I’ve never felt more lonely than my first night in Portland, December 1, 2016.
A year ago, I went to Portland for vacation. My friend was supposed to join me but due to a family emergency, she could no longer come on the trip. I was not mentally prepared to be in Portland alone. After exploring the city for a few hours, I sat in my hotel room, crying, determined to find a flight home, ASAP. I was so lonely, I hated it. I had a rental car and my hotel was about 20 minutes outside of the city with not much to do nearby. I sent an SOS to my people…”I gotta come home ASAP” but they convinced me to stay. Why did I feel so alone in this city?
Those emotions stuck with me, in fact, sometimes, I’m reminded of the chill winds and overcast skies of Portland in the moments I feel lonely. I feel every ounce of uncertainty and unfamiliarity that I felt in that hotel room.
Here’s the thing…
I’ve learned to enjoy being alone but its outside of my personality type. As I’ve gotten older I’ve acquired some introverted tendencies but I’ve always been an extrovert.
I was lonely in Portland but I pushed past the fear and anxiety that wanted to cripple my soul, got on the meetup app, and found out a small group was gathering for a bible study at Starbucks. I figured this could go well or really bad but I wanted to meet new people so I went anyways. I was greeted by a joyful woman named Kiesha. She introduced me to everyone and they were all so welcoming.
Later that night, I went to a restaurant that a few friends recommended. I needed one seat and the bar seemed like the only place I would snag a seat…I watched as couple after couple overlooked me waiting and took a seat before me. Over time, I locked eyes with a gentleman waiting for a seat as well, we both saw a couple getting up and knew it was our chance to sit down. We began chatting and he told me he immigrated to the States from the middle east and loved Portland because people were so kind and welcoming to him. He asked if I was traveling alone, I told him yes. He proceeded to encourage me to travel more and seek out new adventures.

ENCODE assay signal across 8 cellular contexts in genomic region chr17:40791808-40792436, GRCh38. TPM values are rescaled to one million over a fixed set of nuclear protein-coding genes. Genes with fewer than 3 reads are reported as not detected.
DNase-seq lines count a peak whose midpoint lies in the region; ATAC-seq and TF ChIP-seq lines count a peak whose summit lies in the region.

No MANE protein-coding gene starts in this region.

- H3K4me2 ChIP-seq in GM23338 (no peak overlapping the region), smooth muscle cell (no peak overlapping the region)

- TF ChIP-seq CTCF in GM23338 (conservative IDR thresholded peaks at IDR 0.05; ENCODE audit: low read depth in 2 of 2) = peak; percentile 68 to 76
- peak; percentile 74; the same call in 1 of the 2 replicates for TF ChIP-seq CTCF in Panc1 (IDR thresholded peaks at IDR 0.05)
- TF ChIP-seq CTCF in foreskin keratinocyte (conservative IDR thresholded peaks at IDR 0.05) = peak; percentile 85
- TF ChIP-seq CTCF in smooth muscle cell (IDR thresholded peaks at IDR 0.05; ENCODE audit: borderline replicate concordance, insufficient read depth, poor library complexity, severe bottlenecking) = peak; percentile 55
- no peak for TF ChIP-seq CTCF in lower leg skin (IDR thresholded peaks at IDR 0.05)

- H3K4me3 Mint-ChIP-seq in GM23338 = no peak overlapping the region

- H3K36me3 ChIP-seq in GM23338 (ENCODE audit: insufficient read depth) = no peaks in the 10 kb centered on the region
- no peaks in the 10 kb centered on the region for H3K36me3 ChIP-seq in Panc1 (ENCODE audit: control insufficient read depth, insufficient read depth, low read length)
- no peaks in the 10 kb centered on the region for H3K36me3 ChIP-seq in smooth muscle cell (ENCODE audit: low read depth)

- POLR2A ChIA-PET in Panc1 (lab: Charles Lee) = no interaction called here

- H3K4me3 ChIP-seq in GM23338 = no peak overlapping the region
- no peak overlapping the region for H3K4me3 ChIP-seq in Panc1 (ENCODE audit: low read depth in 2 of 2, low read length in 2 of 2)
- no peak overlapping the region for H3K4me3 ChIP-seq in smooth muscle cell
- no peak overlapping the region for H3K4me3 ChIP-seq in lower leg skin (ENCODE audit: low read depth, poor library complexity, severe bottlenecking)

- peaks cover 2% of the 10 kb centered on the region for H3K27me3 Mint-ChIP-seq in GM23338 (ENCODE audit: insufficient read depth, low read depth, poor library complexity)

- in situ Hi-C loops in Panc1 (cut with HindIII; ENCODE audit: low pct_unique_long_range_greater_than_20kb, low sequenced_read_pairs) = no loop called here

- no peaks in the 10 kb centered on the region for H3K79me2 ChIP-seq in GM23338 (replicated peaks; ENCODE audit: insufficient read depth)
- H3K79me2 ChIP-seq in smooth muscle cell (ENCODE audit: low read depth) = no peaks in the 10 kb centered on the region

It’s in the moments of loneliness that I feel the ache of singleness the most. I ended a relationship earlier this year and it was the right thing to do but very difficult. I knew the end of that relationship meant the feelings of loneliness would come sweeping back in. Growing up in church, they told us to kiss dating goodbye and “wait” because your husband will appear just when you “least expect it”. A perspective I kissed dating goodbye author Joshua Harris is re-evaluating. The reality is, there is no formula for meeting the person you decide to spend forever with. Every story is unique. While marriage isn’t the ultimate goal of fulfillment for my life, I am keenly aware of my desire to love and be loved by a significant other. We are all wired for connection (thanks, Brene Brown for studying this). I know I am not the only one who feels this way, I’ve talked to girlfriends who are now dreaming about the future for themselves with no one else in mind. This isn’t what most of us had planned but its where we’re at. Welcoming peace and stillness to our hearts is where we learn to walk in the “dark” without fear. Its where we bow out of the rat race and learn to fly.
It’s been a whole year since Portland and I am well-acquainted with the feelings of loneliness; familiar with the change in seasons with friendships; and well aware of my own sadness when I wish I had a boo. BUT this year, I deepened my friendship with adventure, 7 countries, and 10 US cities later I am more confident, empowered, and determined.
I’m no longer anxious on lonely days.
I am aware.
From that awareness, I choose to wake up and ignore the self-imposed deadlines I’m “behind” on. Because who’s keeping track of the time anyway?